7. Really? I have never met a collector (or dealer) who would prefer to have a Web of Spider-Man # 18 or 24 over an ASM # 299.
  8. Fair point. Somewhere recently, FlyingDonut singled out Daredevil (vol. 2) # 1 (1998) as an incredibly important book and (possible) start to a new age. Why? I can't speak for him, but to me it's key for several reasons (beyond the storyline, which is garbage because Smith killed Karen Page). Major Marvel series re-numbering - a trend that would play out over and over again in the years and decades to come. Began the trend of story decompression - a huge shift away from one-off single-issue stories to made-for-trade storylines. This continued over the next few years with Ultimate Spider-Men, Ultimate X-Men and (especially) Ultimate FF (which took 5 issues to tell what FF # 1 did in one); and again in Hulk # 34 and ASM (vol. 2) # 30. The end result? By 2002 most Marvel books, at least, were nearly unrecognizable from their 1997 counterparts -- which still felt like 1988 - or 1994 - comics. 2002 superhero books were nothing of the sort.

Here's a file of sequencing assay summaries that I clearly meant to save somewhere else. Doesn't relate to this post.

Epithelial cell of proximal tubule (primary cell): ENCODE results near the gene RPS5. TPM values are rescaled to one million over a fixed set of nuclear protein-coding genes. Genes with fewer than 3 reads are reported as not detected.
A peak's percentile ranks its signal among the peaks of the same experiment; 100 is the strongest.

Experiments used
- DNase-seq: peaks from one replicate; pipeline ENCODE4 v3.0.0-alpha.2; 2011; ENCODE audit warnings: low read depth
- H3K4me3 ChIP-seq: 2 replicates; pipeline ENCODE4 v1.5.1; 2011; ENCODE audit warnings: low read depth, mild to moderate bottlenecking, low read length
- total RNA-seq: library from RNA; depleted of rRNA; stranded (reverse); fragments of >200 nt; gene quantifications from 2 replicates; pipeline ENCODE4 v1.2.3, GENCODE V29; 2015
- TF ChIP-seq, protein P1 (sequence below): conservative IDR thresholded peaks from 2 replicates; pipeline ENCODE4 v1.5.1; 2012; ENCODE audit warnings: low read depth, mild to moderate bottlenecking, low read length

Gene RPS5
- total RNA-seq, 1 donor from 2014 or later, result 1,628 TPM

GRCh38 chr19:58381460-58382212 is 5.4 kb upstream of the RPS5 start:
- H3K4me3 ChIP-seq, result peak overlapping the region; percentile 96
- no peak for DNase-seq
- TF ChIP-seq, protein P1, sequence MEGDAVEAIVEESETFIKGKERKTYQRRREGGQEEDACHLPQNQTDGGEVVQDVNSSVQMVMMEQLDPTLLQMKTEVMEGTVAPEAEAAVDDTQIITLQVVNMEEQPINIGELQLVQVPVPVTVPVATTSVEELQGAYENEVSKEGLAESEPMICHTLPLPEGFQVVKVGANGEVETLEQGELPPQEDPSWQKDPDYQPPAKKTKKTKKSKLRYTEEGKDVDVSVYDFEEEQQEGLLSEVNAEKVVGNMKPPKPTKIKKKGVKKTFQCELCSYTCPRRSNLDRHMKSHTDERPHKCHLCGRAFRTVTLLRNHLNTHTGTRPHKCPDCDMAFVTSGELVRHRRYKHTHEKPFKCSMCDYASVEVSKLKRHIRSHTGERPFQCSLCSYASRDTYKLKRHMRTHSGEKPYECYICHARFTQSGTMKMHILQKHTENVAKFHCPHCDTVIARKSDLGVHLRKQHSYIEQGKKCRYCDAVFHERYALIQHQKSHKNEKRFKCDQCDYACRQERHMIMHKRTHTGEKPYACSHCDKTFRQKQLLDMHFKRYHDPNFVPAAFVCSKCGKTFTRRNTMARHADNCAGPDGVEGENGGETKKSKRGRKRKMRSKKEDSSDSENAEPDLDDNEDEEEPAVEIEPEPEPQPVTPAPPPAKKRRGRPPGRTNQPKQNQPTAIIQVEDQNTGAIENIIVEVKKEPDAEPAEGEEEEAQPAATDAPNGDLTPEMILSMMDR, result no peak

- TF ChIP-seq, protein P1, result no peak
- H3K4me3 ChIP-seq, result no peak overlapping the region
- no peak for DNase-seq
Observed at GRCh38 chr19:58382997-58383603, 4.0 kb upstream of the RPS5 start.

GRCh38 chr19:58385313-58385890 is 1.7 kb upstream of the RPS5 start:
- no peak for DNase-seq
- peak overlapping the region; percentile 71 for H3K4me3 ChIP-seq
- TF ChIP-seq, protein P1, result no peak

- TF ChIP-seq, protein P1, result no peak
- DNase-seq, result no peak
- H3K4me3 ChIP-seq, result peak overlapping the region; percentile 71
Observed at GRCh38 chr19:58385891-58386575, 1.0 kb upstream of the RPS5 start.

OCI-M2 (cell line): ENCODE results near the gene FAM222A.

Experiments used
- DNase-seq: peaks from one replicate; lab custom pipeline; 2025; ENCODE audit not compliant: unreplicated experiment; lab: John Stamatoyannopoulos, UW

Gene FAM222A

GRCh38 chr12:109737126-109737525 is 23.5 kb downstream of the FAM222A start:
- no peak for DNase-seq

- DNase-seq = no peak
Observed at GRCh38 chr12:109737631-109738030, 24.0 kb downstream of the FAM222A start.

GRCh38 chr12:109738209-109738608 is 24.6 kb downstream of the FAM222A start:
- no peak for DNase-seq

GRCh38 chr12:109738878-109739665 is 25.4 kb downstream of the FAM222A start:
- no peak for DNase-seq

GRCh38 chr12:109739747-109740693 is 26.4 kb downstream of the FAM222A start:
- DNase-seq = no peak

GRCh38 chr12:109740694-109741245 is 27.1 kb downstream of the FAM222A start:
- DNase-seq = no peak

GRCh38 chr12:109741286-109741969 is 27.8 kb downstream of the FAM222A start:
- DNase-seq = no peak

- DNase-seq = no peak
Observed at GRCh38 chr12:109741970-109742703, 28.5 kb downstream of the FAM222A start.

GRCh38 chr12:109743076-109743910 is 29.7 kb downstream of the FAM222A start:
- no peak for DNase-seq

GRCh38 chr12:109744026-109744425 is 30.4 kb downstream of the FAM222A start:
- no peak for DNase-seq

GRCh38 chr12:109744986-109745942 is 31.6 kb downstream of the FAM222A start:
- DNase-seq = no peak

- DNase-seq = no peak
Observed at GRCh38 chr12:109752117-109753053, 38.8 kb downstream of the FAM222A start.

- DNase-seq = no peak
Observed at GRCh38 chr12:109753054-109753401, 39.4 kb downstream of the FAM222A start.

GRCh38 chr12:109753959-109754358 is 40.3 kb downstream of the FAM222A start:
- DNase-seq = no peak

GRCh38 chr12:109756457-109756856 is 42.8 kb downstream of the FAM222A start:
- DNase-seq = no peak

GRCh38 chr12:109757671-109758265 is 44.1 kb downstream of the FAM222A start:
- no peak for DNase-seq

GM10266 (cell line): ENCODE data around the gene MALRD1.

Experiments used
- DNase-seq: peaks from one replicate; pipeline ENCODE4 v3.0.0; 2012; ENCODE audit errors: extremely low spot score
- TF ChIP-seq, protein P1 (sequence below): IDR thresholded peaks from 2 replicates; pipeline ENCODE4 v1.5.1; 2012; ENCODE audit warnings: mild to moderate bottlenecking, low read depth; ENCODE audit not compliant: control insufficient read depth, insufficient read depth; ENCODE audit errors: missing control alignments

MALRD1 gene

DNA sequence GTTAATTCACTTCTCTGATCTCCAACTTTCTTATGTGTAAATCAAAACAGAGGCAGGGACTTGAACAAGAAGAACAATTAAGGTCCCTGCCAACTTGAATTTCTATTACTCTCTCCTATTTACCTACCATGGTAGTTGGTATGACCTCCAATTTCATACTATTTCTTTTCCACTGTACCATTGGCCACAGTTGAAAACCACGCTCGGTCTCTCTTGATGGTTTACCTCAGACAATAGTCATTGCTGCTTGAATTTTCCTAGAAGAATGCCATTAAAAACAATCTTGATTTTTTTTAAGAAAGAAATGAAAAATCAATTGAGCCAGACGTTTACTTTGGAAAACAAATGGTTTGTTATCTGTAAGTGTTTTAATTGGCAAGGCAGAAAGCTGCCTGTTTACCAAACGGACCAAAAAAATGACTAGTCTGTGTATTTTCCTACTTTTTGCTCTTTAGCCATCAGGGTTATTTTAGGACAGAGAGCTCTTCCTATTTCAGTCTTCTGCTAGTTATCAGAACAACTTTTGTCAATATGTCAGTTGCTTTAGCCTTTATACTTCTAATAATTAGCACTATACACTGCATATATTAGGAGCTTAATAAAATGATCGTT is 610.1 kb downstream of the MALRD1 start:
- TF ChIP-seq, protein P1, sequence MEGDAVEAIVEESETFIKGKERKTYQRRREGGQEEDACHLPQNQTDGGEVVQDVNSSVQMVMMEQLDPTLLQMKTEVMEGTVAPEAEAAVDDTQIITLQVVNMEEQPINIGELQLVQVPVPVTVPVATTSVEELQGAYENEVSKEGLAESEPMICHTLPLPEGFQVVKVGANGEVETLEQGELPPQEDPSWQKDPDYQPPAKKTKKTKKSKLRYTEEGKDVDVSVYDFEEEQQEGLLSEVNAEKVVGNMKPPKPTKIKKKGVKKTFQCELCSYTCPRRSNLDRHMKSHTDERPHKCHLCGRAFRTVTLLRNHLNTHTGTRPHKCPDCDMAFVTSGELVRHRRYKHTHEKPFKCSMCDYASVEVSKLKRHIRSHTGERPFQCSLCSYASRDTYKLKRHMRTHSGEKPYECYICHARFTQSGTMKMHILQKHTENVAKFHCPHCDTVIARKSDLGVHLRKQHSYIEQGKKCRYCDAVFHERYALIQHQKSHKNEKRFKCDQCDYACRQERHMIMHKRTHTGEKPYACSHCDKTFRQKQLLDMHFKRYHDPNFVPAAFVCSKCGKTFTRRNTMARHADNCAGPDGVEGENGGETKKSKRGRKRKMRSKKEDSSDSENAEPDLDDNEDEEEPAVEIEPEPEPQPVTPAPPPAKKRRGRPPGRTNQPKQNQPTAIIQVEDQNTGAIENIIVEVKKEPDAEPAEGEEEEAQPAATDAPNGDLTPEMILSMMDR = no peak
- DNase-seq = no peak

9. No. It's an early symbiote appearance, and - in fact, considered part of the "Alien Costume" saga that runs through ASM # 252 - 259. I'm looking at the trade paperback - literally titled "Amazing Spider-Man: The Saga of the Alien Costume" - right now. The alien symbiote definitionally doesn't become Venom until it fuses with Eddie Brock, so its first appearance are the cameos in ASM 298-299 and Web of Spider-Man 18, with the first *full* appearance (the one that counts) coming in ASM 300.